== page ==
Paulo Avelino reprises the role of Tony Javier with Rachel Alejandro playing Paula Marasigan in Act III of the musical.

Set in pre-World War II Manila, the production tells the story of two financially-struggling and unmarried sisters (Candida and Paula Marasigan) who agonize over whether or not to sell their recluse father’s painting and last masterpiece, and in the process, encounter betrayal.

In separate interviews, the first-timers shared what made them accept this theater gig despite doing other projects.

For Bea, who has begun filming the series Love Before Sunrise, her performance ticked off several items from her bucket list, including doing her first musical and performing at the Metropolitan Theater. Bea played the sophisticated Elsa Montes, who “brought conga to Manila.”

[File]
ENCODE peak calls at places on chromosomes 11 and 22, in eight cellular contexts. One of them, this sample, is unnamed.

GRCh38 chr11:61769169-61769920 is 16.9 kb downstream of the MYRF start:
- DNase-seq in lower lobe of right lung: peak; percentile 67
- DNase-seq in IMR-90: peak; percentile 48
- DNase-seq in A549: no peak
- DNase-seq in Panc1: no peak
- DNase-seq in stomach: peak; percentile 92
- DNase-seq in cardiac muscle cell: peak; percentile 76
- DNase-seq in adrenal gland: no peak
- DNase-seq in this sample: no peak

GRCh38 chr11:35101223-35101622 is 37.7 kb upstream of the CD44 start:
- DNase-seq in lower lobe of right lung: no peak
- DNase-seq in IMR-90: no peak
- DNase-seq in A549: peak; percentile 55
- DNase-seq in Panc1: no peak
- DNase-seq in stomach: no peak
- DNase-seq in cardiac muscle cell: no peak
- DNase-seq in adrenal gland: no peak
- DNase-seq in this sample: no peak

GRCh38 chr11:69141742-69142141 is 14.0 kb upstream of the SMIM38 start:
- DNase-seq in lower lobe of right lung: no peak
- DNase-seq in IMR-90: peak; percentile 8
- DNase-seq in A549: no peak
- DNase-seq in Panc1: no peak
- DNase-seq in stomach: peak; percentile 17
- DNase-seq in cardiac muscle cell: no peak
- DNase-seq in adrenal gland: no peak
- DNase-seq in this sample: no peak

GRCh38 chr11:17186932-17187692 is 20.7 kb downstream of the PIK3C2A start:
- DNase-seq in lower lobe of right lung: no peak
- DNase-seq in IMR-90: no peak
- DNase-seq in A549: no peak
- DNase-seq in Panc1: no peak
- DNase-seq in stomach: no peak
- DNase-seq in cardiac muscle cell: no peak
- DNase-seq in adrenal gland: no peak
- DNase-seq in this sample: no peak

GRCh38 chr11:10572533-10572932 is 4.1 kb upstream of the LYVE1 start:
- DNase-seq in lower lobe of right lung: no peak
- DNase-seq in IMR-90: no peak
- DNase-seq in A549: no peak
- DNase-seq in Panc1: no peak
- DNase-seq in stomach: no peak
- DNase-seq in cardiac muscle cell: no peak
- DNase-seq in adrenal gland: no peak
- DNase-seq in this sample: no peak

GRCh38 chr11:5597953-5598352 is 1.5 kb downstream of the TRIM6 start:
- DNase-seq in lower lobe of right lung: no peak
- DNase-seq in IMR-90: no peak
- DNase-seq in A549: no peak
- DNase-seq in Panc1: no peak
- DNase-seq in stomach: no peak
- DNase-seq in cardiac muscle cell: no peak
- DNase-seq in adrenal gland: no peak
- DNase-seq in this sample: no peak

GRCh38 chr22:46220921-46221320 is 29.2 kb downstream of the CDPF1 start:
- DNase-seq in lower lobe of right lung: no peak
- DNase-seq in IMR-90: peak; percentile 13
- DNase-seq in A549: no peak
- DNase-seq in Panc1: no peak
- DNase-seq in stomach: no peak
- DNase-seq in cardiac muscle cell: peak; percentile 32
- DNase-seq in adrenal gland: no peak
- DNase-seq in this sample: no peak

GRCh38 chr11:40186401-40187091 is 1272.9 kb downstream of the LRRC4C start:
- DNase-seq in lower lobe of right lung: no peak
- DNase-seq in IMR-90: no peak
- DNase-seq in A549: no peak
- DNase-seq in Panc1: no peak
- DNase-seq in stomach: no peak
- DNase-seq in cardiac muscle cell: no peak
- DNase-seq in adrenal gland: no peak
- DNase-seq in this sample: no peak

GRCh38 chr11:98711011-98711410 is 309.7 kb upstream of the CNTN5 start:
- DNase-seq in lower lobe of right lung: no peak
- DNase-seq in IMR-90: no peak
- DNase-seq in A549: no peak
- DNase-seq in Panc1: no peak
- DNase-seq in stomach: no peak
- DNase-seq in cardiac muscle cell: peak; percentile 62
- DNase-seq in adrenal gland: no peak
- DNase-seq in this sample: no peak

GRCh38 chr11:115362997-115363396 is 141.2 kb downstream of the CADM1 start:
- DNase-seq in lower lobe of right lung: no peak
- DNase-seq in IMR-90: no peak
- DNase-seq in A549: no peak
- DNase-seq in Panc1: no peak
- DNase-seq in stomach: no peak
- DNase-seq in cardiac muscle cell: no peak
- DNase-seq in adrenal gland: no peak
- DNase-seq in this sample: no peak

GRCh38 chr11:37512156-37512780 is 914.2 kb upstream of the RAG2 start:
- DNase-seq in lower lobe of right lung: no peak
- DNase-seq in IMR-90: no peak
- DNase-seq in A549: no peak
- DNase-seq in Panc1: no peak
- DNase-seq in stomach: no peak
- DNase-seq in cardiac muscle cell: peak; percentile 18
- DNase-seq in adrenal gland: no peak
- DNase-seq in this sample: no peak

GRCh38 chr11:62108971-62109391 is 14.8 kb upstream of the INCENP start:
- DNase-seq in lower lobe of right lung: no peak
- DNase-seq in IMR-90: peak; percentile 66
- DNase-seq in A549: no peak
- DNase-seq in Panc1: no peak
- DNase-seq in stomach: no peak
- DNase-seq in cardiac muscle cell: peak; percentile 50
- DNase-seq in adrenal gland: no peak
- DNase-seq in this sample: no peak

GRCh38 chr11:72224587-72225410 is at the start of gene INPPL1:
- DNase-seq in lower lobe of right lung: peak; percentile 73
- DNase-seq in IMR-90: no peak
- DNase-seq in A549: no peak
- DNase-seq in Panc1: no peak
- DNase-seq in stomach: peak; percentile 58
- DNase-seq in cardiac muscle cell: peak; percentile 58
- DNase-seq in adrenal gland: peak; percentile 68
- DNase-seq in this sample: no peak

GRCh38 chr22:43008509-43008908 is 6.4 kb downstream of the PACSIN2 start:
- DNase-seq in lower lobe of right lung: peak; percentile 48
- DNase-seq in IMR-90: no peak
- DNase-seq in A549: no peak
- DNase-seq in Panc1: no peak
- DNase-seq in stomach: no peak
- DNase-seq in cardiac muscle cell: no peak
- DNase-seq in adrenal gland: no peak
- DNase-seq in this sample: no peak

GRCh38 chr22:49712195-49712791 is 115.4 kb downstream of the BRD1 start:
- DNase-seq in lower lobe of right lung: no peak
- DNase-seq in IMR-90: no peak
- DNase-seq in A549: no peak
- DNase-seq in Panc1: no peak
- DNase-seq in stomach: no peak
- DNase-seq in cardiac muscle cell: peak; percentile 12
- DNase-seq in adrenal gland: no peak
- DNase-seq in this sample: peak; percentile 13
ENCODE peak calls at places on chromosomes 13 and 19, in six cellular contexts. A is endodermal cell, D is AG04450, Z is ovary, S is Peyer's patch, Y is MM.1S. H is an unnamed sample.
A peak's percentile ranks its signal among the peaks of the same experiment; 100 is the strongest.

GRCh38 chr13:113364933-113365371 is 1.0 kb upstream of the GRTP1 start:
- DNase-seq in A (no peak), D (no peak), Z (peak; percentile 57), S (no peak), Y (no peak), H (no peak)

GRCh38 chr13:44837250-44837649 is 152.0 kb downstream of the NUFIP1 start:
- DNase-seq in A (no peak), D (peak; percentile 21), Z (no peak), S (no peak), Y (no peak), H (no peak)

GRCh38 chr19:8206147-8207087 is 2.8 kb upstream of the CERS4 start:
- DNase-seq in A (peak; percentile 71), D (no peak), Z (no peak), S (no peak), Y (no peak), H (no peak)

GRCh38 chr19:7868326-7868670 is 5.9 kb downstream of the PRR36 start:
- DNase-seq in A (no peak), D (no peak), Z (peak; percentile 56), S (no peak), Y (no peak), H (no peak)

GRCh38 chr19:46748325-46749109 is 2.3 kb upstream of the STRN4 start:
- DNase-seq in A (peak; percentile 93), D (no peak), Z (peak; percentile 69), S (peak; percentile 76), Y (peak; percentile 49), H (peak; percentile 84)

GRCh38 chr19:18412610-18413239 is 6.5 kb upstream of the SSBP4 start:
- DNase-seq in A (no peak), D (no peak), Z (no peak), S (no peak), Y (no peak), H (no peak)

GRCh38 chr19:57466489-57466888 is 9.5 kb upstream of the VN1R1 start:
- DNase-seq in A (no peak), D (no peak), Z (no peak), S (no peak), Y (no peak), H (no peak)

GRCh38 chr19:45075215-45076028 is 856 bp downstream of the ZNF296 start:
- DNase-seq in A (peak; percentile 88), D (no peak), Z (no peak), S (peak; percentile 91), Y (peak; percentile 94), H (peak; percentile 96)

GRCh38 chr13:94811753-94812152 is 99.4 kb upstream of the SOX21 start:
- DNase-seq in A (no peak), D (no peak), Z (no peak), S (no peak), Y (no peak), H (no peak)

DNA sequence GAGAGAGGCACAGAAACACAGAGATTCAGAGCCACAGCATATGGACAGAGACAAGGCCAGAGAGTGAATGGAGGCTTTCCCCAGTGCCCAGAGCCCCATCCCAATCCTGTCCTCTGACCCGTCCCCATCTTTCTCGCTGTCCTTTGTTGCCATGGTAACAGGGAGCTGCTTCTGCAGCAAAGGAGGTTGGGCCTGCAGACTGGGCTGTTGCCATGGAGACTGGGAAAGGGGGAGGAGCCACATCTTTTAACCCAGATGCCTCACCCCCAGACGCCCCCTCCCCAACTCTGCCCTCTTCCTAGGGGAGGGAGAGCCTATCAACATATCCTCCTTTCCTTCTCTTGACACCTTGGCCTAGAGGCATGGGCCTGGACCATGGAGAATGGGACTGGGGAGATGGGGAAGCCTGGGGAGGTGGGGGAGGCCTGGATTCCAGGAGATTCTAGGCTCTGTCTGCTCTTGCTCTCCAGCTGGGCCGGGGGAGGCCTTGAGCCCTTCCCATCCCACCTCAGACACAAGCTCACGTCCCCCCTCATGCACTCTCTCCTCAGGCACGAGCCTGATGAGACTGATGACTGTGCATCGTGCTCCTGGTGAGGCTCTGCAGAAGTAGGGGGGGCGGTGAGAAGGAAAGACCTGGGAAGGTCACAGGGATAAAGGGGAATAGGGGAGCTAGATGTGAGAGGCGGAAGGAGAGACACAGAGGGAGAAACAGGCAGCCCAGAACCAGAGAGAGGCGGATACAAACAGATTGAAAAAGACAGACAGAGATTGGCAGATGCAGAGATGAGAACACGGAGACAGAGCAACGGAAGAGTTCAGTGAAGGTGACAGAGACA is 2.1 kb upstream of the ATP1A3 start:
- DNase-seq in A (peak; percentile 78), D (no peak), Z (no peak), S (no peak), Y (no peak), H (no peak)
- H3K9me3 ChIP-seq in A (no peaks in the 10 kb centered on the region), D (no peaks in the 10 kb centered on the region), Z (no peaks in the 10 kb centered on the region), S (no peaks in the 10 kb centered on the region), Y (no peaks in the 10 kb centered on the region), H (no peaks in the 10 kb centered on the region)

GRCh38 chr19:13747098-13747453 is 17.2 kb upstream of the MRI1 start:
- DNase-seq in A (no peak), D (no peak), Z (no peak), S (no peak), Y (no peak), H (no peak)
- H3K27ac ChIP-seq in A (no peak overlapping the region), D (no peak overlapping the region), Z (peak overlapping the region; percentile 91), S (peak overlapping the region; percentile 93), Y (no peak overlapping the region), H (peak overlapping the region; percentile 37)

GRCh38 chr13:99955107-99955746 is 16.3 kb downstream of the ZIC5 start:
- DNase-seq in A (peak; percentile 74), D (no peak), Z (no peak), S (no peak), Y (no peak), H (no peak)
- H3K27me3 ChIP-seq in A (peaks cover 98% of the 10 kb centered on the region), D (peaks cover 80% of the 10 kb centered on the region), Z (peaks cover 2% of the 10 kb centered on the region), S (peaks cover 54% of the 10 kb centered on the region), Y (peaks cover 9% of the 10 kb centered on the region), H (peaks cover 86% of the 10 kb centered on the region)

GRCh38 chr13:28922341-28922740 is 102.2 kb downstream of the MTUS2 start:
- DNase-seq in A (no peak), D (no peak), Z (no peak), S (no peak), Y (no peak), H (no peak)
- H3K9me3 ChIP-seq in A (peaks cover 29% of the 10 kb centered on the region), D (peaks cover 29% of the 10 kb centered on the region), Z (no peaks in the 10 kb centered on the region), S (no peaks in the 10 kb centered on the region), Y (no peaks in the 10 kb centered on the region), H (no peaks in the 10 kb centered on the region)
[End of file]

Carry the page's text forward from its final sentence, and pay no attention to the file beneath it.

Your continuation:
“This is my first ever. I’ve also never been given the chance on the variety-show stage. Definitely, it’s totally different but I said yes to it because I wanted to get out of my comfort zone and to get my feet wet in the theater,” she said.

She recalled how she got the part: “It’s weird because I was just talking to my manager, Shirley Kuan, and I said I wanted to do something different — to refresh my soul, my passion for this industry, something like a musical. Matagal ko ng pangarap mag-teatro.

“So, I said, can you make that happen for me? After 30 minutes, she called me back and said, I have a role for you? Sabi ko, kelan to? ‘Sa May na.’ And this was only a month before! I said kaya ko ba ‘to?’ Sabi niya, yes, it’s just a cameo.”

Bea, nevertheless, treated it like a major role, creating a detailed character to her fashion and styling, which exuded Hollywood glam.